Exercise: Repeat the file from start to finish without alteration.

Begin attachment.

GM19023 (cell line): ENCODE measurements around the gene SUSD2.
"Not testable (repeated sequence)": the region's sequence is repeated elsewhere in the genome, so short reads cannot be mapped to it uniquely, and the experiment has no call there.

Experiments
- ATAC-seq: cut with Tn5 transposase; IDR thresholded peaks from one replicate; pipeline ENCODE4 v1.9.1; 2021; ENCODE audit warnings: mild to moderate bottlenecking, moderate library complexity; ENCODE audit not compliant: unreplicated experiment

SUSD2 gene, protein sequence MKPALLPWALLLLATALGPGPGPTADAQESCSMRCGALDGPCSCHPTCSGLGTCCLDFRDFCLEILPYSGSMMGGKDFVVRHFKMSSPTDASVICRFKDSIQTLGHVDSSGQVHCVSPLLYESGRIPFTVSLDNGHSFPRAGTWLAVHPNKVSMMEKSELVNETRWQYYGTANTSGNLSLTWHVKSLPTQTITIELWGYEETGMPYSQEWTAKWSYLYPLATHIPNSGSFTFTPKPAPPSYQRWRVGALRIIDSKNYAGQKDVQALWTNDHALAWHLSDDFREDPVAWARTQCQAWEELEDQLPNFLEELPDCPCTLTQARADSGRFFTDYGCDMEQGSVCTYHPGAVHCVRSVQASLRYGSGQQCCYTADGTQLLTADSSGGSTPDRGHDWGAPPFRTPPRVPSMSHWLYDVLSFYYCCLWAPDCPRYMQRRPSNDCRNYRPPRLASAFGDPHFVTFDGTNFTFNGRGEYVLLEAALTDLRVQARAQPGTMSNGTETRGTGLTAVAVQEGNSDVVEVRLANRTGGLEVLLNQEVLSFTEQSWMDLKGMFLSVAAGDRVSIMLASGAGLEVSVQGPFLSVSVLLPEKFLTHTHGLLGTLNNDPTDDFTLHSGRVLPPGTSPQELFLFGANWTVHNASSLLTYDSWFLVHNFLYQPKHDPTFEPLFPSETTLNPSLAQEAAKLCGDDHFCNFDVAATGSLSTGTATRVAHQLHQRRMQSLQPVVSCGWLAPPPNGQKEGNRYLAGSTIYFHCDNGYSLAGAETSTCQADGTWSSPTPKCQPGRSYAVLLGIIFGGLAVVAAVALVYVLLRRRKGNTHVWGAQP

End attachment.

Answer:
GM19023 (cell line): ENCODE measurements around the gene SUSD2.
"Not testable (repeated sequence)": the region's sequence is repeated elsewhere in the genome, so short reads cannot be mapped to it uniquely, and the experiment has no call there.

Experiments
- ATAC-seq: cut with Tn5 transposase; IDR thresholded peaks from one replicate; pipeline ENCODE4 v1.9.1; 2021; ENCODE audit warnings: mild to moderate bottlenecking, moderate library complexity; ENCODE audit not compliant: unreplicated experiment

SUSD2 gene, protein sequence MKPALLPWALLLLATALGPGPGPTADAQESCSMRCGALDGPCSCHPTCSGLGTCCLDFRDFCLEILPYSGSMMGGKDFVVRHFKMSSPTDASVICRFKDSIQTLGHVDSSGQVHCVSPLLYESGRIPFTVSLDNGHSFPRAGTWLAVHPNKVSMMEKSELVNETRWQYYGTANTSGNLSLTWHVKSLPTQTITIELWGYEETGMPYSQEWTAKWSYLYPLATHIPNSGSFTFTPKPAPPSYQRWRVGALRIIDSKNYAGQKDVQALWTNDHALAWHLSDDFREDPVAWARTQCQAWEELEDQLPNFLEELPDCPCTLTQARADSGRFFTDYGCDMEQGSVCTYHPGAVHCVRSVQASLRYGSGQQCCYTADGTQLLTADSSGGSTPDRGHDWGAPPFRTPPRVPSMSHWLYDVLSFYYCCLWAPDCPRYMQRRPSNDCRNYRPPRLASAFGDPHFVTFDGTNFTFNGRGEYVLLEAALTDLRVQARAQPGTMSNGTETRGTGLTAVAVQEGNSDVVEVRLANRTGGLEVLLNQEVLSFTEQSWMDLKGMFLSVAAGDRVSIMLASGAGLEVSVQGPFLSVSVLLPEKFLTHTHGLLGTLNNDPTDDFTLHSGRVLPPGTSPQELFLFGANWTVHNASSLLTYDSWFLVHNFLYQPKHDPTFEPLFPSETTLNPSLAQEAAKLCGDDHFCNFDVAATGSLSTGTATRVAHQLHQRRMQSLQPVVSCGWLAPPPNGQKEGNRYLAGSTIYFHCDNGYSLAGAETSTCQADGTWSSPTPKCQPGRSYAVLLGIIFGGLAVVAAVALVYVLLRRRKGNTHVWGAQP